The Soldier in Later Medieval England

It has been argued that standing armies and professional soldiers were a phenomenon of the early modern state. There can be no doubt, however, that the period from 1369 to 1453 witnessed hundreds of thousands of soldiers in the pay of the crown. Although these dates themselves relate to the beginning and end of important phases in the war with France commonly known as the Hundred Years War, soldiers were dispatched for campaign and garrison service not only across the Channel, but also in the Iberian Peninsular, Scotland, Ireland and Wales. This vast amount of nominal data gives us the unparalleled opportunity for medieval England to study the soldier as an individual and as a type, and to debate whether we can speak of a professional soldiery over this period. The uniqueness of this project is the length of the period to be covered, since it will permit a truly longitudinal survey to be undertaken. We will be able to identify continuities, incremental and slow modifications and more abrupt and revolutionary changes. The project is also distinctive in its comprehensive geographical coverage. The project will produce an online searchable database listing soldiers involved in English armies and garrison service during the period.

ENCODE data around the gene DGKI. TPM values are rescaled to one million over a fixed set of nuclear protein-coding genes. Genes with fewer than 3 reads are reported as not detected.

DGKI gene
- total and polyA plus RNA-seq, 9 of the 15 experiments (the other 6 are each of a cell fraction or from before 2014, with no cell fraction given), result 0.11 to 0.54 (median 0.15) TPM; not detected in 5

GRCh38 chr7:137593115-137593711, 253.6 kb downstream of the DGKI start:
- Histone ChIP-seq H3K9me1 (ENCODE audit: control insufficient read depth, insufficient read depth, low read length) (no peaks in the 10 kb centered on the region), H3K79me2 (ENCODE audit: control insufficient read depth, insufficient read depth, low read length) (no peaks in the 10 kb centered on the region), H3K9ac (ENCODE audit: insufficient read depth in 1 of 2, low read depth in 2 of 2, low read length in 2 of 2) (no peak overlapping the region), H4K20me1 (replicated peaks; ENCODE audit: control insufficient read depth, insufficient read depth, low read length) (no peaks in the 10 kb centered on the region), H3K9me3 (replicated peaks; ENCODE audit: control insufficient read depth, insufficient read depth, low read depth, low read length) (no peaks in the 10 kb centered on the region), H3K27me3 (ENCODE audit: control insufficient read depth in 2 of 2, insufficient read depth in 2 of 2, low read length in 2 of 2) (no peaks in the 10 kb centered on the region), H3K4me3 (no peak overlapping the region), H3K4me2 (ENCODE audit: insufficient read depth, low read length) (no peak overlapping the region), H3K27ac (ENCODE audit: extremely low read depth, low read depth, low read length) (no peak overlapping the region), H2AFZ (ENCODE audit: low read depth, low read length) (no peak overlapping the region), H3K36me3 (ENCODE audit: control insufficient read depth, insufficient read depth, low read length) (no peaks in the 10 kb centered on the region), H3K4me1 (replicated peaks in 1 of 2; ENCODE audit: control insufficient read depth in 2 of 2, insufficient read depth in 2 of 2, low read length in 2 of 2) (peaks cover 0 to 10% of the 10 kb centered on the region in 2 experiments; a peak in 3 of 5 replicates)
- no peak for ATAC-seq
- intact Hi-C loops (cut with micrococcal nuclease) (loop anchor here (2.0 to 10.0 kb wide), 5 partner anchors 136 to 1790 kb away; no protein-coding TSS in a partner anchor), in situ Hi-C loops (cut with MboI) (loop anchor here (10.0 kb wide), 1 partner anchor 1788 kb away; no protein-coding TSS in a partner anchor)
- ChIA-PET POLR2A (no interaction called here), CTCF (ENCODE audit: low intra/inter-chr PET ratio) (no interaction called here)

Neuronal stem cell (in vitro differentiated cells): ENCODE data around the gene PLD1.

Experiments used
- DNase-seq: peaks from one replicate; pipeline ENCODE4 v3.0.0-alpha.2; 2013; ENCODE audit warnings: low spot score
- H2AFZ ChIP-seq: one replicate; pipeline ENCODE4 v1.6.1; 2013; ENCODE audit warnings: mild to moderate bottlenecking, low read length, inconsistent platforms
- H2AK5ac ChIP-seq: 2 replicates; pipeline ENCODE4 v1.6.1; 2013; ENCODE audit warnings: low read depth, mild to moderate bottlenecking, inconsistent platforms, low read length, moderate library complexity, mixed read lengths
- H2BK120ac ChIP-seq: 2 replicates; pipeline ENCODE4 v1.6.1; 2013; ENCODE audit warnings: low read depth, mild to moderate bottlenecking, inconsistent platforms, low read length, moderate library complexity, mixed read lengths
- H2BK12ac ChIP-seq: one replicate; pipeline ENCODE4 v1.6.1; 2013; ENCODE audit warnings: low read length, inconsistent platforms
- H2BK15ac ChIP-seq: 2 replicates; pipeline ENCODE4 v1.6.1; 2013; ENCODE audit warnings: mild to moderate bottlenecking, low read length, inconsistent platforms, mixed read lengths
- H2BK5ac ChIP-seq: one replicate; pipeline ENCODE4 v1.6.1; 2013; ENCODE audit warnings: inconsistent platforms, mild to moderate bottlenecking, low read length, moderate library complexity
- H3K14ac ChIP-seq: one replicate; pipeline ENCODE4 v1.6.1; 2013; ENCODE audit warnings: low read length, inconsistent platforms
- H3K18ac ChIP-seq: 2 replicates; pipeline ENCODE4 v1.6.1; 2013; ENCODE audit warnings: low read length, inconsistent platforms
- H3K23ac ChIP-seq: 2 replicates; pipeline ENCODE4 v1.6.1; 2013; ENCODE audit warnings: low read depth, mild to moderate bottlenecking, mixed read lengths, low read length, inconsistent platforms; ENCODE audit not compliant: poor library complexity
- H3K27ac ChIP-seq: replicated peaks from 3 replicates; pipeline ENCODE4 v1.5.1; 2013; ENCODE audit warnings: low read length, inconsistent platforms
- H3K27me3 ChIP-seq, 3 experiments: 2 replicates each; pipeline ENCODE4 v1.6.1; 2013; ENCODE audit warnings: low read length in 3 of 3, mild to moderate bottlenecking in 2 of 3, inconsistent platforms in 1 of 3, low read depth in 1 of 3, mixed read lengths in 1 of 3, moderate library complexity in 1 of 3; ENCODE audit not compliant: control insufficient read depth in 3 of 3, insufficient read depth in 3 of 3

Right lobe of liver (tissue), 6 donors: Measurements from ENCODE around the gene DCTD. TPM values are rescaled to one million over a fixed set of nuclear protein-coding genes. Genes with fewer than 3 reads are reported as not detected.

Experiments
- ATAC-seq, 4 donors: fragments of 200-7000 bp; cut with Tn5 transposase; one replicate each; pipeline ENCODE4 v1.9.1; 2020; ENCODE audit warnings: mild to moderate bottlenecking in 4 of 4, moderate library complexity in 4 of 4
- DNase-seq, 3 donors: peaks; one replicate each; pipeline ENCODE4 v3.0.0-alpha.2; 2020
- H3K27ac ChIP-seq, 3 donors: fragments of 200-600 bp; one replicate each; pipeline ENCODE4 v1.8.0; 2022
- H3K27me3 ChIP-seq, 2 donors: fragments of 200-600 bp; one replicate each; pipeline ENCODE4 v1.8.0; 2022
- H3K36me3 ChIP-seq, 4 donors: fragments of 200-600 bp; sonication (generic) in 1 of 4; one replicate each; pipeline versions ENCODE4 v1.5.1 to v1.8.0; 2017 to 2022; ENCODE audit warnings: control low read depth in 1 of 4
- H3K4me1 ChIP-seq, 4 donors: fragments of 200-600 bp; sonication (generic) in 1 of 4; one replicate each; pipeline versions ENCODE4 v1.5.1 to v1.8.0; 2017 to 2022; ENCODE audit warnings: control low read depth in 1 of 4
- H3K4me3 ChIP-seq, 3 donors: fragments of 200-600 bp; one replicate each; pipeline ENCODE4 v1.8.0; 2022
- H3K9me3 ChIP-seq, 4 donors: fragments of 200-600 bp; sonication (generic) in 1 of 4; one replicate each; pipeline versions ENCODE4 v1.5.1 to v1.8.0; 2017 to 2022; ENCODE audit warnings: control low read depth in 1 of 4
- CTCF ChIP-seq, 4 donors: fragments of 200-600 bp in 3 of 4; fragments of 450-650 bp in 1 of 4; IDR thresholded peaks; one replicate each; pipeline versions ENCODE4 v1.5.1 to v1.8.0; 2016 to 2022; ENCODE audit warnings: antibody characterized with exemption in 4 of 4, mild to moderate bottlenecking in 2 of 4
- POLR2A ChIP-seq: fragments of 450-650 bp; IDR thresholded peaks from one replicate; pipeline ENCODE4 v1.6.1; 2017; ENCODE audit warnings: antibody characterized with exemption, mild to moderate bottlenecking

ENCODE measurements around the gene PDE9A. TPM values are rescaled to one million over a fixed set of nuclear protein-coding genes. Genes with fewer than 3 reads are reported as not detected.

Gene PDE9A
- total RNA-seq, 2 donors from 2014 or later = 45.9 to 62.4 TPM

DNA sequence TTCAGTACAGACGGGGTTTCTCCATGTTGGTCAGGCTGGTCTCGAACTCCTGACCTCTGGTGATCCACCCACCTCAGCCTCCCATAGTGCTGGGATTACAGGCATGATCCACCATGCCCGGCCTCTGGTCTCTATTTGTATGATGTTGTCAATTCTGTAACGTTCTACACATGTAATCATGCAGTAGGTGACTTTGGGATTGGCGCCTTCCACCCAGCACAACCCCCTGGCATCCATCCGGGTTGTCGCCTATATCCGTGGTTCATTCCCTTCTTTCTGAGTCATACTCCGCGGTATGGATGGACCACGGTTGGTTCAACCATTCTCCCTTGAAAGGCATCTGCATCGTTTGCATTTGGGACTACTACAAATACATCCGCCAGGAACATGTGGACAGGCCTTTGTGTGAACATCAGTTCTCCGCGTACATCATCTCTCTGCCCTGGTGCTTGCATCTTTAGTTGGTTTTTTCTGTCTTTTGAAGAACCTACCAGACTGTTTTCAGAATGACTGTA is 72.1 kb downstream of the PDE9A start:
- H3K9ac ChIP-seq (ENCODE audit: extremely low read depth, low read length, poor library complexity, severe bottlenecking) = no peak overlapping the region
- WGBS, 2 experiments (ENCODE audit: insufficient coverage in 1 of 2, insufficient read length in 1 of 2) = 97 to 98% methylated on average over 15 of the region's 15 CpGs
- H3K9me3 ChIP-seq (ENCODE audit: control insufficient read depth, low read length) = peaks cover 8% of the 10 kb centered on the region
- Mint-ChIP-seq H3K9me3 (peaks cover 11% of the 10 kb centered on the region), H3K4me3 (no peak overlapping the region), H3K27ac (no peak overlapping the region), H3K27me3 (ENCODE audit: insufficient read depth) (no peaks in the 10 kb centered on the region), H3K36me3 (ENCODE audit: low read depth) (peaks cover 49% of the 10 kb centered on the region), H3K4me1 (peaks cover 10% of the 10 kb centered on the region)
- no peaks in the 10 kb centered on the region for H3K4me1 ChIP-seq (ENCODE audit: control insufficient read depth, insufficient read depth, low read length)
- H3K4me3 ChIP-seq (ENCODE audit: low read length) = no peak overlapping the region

Principal investigator
Professor Adrian Bell
Principal project staff
Professor Anne Curry; Dr Adrian Bell
Start date
Friday, September 1, 2006
Completion date
Saturday, August 1, 2009
Source material
Muster and Retinue rolls for Expeditionary armies and Garrisons from the National Archives (TNA) E 101 series (Exchequer Accounts Various) Letters of protection and appointments of attorney from TNA C 76 series (Treaty Rolls) Muster and Retinue rolls for Garrisons in Normandy from the British Library (UK), Bibliothèque Nationale, Archives Nationales and Archives Départementales (France).

Adrian R. Bell, Adam Chapman, Anne Curry, Andy King and David Simpkin, 'What did you do in the Hundred Years War, Daddy? The Soldier in Later Medieval England', The Historian: The Magazine of the Historical Association, (Number 96, Winter 2007), pp.6-13.